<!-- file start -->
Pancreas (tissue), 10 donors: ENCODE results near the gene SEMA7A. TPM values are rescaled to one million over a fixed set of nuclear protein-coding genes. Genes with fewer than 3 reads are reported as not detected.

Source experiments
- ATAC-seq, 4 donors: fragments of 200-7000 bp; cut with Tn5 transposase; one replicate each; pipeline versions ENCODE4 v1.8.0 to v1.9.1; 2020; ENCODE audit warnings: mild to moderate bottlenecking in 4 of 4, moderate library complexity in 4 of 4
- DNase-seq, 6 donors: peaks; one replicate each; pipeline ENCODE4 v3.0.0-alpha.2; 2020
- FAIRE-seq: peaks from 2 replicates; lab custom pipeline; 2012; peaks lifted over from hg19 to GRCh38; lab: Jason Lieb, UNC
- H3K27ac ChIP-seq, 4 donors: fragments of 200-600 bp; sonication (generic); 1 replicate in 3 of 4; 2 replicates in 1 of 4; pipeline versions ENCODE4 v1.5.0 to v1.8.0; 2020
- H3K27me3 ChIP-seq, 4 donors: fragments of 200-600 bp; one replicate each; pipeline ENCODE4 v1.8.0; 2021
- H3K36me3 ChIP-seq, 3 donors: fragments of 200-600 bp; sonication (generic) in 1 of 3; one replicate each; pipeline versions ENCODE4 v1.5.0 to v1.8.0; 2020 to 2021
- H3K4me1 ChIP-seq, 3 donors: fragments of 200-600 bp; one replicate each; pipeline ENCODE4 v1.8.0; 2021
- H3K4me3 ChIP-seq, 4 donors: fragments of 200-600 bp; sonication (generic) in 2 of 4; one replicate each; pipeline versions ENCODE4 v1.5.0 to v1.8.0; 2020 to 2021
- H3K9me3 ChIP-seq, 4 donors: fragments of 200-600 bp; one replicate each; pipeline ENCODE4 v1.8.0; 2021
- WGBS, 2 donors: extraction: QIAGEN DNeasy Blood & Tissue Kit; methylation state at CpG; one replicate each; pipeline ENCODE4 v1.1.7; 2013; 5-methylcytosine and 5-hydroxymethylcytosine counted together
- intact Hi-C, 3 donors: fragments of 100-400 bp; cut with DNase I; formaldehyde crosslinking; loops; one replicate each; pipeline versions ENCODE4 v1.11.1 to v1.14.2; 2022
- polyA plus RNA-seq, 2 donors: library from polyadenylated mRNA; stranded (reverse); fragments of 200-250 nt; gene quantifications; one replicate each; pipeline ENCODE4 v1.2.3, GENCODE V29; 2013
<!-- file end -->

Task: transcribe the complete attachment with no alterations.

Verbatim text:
Pancreas (tissue), 10 donors: ENCODE results near the gene SEMA7A. TPM values are rescaled to one million over a fixed set of nuclear protein-coding genes. Genes with fewer than 3 reads are reported as not detected.

Source experiments
- ATAC-seq, 4 donors: fragments of 200-7000 bp; cut with Tn5 transposase; one replicate each; pipeline versions ENCODE4 v1.8.0 to v1.9.1; 2020; ENCODE audit warnings: mild to moderate bottlenecking in 4 of 4, moderate library complexity in 4 of 4
- DNase-seq, 6 donors: peaks; one replicate each; pipeline ENCODE4 v3.0.0-alpha.2; 2020
- FAIRE-seq: peaks from 2 replicates; lab custom pipeline; 2012; peaks lifted over from hg19 to GRCh38; lab: Jason Lieb, UNC
- H3K27ac ChIP-seq, 4 donors: fragments of 200-600 bp; sonication (generic); 1 replicate in 3 of 4; 2 replicates in 1 of 4; pipeline versions ENCODE4 v1.5.0 to v1.8.0; 2020
- H3K27me3 ChIP-seq, 4 donors: fragments of 200-600 bp; one replicate each; pipeline ENCODE4 v1.8.0; 2021
- H3K36me3 ChIP-seq, 3 donors: fragments of 200-600 bp; sonication (generic) in 1 of 3; one replicate each; pipeline versions ENCODE4 v1.5.0 to v1.8.0; 2020 to 2021
- H3K4me1 ChIP-seq, 3 donors: fragments of 200-600 bp; one replicate each; pipeline ENCODE4 v1.8.0; 2021
- H3K4me3 ChIP-seq, 4 donors: fragments of 200-600 bp; sonication (generic) in 2 of 4; one replicate each; pipeline versions ENCODE4 v1.5.0 to v1.8.0; 2020 to 2021
- H3K9me3 ChIP-seq, 4 donors: fragments of 200-600 bp; one replicate each; pipeline ENCODE4 v1.8.0; 2021
- WGBS, 2 donors: extraction: QIAGEN DNeasy Blood & Tissue Kit; methylation state at CpG; one replicate each; pipeline ENCODE4 v1.1.7; 2013; 5-methylcytosine and 5-hydroxymethylcytosine counted together
- intact Hi-C, 3 donors: fragments of 100-400 bp; cut with DNase I; formaldehyde crosslinking; loops; one replicate each; pipeline versions ENCODE4 v1.11.1 to v1.14.2; 2022
- polyA plus RNA-seq, 2 donors: library from polyadenylated mRNA; stranded (reverse); fragments of 200-250 nt; gene quantifications; one replicate each; pipeline ENCODE4 v1.2.3, GENCODE V29; 2013